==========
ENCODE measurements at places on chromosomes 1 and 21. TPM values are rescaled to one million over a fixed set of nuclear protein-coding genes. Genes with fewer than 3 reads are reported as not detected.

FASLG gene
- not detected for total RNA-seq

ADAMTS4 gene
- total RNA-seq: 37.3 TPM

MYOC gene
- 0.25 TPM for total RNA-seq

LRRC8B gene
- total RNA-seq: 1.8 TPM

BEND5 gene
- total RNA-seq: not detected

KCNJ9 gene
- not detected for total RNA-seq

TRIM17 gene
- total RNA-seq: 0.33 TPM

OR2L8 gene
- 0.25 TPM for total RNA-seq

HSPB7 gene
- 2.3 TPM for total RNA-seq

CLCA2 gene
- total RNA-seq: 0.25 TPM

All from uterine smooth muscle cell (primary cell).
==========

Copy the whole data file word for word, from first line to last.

ENCODE measurements at places on chromosomes 1 and 21. TPM values are rescaled to one million over a fixed set of nuclear protein-coding genes. Genes with fewer than 3 reads are reported as not detected.

FASLG gene
- not detected for total RNA-seq

ADAMTS4 gene
- total RNA-seq: 37.3 TPM

MYOC gene
- 0.25 TPM for total RNA-seq

LRRC8B gene
- total RNA-seq: 1.8 TPM

BEND5 gene
- total RNA-seq: not detected

KCNJ9 gene
- not detected for total RNA-seq

TRIM17 gene
- total RNA-seq: 0.33 TPM

OR2L8 gene
- 0.25 TPM for total RNA-seq

HSPB7 gene
- 2.3 TPM for total RNA-seq

CLCA2 gene
- total RNA-seq: 0.25 TPM

All from uterine smooth muscle cell (primary cell).